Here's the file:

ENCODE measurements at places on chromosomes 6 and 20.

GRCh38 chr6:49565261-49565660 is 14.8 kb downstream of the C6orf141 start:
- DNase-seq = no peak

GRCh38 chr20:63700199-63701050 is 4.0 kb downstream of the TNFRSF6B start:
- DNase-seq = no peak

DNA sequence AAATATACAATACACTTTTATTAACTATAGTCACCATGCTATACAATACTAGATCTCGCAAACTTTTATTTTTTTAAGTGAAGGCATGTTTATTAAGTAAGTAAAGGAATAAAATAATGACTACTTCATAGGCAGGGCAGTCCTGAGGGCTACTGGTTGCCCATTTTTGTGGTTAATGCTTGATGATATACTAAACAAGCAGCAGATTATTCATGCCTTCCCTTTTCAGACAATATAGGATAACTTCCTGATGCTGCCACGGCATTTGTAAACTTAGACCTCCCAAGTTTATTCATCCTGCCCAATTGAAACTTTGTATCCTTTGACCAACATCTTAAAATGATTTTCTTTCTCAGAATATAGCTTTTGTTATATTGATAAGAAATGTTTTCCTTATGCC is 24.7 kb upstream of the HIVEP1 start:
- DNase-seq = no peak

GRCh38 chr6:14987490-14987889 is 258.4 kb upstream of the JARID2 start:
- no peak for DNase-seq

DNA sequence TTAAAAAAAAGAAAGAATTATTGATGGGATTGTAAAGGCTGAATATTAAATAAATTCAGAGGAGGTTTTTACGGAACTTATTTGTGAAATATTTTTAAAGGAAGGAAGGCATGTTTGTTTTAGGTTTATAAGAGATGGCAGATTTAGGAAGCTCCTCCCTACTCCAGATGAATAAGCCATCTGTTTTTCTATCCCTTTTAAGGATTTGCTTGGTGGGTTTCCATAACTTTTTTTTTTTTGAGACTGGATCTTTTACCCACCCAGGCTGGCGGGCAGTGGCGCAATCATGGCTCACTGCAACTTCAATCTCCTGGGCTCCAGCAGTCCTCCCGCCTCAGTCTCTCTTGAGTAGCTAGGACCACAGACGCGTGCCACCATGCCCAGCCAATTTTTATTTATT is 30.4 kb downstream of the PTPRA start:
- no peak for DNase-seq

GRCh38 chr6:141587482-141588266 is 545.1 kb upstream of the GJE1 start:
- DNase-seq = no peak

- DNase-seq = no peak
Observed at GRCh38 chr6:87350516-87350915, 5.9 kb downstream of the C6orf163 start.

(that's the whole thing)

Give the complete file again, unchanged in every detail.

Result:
ENCODE measurements at places on chromosomes 6 and 20.

GRCh38 chr6:49565261-49565660 is 14.8 kb downstream of the C6orf141 start:
- DNase-seq = no peak

GRCh38 chr20:63700199-63701050 is 4.0 kb downstream of the TNFRSF6B start:
- DNase-seq = no peak

DNA sequence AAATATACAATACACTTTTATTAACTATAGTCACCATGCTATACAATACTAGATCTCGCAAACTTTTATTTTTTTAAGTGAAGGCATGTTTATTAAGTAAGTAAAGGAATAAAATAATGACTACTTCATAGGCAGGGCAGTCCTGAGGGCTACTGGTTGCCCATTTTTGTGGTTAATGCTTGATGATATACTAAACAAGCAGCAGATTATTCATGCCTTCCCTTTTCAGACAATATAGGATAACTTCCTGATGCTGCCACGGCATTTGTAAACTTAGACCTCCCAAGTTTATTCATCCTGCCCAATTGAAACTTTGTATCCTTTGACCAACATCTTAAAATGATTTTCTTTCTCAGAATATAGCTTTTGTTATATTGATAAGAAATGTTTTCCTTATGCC is 24.7 kb upstream of the HIVEP1 start:
- DNase-seq = no peak

GRCh38 chr6:14987490-14987889 is 258.4 kb upstream of the JARID2 start:
- no peak for DNase-seq

DNA sequence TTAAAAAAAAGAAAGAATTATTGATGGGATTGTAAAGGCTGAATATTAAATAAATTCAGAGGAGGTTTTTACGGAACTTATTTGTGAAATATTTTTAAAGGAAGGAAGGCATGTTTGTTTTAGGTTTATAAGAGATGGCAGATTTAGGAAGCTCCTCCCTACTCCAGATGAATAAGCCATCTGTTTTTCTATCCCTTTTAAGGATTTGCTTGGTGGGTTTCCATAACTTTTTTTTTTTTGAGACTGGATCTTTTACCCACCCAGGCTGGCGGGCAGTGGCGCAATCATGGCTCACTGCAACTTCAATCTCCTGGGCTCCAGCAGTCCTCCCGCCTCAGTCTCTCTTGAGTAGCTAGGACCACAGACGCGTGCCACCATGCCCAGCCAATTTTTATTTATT is 30.4 kb downstream of the PTPRA start:
- no peak for DNase-seq

GRCh38 chr6:141587482-141588266 is 545.1 kb upstream of the GJE1 start:
- DNase-seq = no peak

- DNase-seq = no peak
Observed at GRCh38 chr6:87350516-87350915, 5.9 kb downstream of the C6orf163 start.